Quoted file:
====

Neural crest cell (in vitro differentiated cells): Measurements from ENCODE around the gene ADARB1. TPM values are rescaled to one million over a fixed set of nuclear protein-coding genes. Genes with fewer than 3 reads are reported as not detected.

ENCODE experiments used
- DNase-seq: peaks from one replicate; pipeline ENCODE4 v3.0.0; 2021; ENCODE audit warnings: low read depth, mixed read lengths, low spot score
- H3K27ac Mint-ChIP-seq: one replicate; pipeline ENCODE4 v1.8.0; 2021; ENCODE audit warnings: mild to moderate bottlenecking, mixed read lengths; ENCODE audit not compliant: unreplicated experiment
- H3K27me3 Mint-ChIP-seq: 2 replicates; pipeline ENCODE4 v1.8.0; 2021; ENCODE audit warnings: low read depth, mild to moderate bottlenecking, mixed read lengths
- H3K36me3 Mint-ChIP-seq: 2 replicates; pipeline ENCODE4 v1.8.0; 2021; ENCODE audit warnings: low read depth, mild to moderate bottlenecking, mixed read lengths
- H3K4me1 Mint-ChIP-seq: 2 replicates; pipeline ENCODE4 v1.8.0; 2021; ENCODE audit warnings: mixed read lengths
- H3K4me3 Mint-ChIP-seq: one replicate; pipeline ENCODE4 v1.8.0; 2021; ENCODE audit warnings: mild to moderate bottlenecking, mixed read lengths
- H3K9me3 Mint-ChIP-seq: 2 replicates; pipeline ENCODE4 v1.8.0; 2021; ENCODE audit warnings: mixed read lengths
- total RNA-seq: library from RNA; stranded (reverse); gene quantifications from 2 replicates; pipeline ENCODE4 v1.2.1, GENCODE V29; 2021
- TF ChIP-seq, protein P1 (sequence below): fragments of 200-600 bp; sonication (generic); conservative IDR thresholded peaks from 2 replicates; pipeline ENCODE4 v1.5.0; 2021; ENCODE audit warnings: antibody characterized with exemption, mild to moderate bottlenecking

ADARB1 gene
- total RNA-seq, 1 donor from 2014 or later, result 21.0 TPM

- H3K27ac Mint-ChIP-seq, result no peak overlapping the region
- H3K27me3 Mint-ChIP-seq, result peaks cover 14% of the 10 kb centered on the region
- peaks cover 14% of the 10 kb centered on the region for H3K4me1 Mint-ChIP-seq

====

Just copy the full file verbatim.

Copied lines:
Neural crest cell (in vitro differentiated cells): Measurements from ENCODE around the gene ADARB1. TPM values are rescaled to one million over a fixed set of nuclear protein-coding genes. Genes with fewer than 3 reads are reported as not detected.

ENCODE experiments used
- DNase-seq: peaks from one replicate; pipeline ENCODE4 v3.0.0; 2021; ENCODE audit warnings: low read depth, mixed read lengths, low spot score
- H3K27ac Mint-ChIP-seq: one replicate; pipeline ENCODE4 v1.8.0; 2021; ENCODE audit warnings: mild to moderate bottlenecking, mixed read lengths; ENCODE audit not compliant: unreplicated experiment
- H3K27me3 Mint-ChIP-seq: 2 replicates; pipeline ENCODE4 v1.8.0; 2021; ENCODE audit warnings: low read depth, mild to moderate bottlenecking, mixed read lengths
- H3K36me3 Mint-ChIP-seq: 2 replicates; pipeline ENCODE4 v1.8.0; 2021; ENCODE audit warnings: low read depth, mild to moderate bottlenecking, mixed read lengths
- H3K4me1 Mint-ChIP-seq: 2 replicates; pipeline ENCODE4 v1.8.0; 2021; ENCODE audit warnings: mixed read lengths
- H3K4me3 Mint-ChIP-seq: one replicate; pipeline ENCODE4 v1.8.0; 2021; ENCODE audit warnings: mild to moderate bottlenecking, mixed read lengths
- H3K9me3 Mint-ChIP-seq: 2 replicates; pipeline ENCODE4 v1.8.0; 2021; ENCODE audit warnings: mixed read lengths
- total RNA-seq: library from RNA; stranded (reverse); gene quantifications from 2 replicates; pipeline ENCODE4 v1.2.1, GENCODE V29; 2021
- TF ChIP-seq, protein P1 (sequence below): fragments of 200-600 bp; sonication (generic); conservative IDR thresholded peaks from 2 replicates; pipeline ENCODE4 v1.5.0; 2021; ENCODE audit warnings: antibody characterized with exemption, mild to moderate bottlenecking

ADARB1 gene
- total RNA-seq, 1 donor from 2014 or later, result 21.0 TPM

- H3K27ac Mint-ChIP-seq, result no peak overlapping the region
- H3K27me3 Mint-ChIP-seq, result peaks cover 14% of the 10 kb centered on the region
- peaks cover 14% of the 10 kb centered on the region for H3K4me1 Mint-ChIP-seq